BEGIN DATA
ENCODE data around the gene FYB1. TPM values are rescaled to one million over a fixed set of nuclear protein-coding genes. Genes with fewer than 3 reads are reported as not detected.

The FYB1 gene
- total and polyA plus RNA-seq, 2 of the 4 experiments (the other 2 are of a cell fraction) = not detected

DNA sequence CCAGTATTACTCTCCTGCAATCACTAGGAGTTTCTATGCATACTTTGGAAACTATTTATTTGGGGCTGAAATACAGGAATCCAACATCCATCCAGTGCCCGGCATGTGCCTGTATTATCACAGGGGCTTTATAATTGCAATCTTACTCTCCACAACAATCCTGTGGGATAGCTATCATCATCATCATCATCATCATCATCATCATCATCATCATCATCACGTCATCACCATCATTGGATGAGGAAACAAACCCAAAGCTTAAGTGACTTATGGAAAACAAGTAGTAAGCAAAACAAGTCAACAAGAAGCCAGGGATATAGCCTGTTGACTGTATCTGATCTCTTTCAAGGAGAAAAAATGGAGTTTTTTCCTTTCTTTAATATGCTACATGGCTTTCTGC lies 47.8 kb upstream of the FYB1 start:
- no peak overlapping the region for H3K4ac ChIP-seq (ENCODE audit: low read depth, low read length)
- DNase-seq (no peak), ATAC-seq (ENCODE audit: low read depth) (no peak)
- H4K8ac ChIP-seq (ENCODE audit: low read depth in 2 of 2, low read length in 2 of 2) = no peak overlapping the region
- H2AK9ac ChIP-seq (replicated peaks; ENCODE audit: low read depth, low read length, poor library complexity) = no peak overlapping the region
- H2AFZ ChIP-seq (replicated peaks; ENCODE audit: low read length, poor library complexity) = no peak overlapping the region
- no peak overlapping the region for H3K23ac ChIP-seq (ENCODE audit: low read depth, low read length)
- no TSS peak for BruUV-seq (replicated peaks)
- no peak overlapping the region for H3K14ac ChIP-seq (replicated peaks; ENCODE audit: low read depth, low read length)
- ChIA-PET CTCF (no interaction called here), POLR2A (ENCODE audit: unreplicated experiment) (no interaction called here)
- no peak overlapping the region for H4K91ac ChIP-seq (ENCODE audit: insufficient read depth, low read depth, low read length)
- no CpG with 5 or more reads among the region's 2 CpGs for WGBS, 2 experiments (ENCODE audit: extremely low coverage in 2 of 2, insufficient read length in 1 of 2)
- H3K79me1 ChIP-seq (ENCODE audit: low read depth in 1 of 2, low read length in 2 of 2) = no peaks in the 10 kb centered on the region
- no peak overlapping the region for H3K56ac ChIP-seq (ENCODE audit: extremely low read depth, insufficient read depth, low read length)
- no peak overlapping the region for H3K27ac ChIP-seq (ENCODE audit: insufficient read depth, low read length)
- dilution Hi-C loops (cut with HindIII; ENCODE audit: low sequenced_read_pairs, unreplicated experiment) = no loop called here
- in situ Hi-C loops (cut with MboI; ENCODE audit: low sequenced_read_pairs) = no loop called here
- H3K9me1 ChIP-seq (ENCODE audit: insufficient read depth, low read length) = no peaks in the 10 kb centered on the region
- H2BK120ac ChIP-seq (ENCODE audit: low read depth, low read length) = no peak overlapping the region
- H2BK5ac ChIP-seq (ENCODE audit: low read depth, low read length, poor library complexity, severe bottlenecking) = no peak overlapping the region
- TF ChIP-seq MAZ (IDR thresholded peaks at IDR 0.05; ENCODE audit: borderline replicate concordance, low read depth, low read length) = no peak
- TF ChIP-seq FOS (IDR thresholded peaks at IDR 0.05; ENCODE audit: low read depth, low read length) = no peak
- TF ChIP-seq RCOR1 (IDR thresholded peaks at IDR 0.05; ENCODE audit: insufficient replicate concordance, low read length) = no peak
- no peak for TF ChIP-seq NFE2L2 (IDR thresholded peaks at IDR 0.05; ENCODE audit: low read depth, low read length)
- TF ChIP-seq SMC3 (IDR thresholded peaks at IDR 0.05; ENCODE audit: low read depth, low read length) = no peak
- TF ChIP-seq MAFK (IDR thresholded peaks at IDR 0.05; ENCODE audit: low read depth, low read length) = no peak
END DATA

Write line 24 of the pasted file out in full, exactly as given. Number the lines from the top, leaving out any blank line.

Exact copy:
- TF ChIP-seq MAZ (IDR thresholded peaks at IDR 0.05; ENCODE audit: borderline replicate concordance, low read depth, low read length) = no peak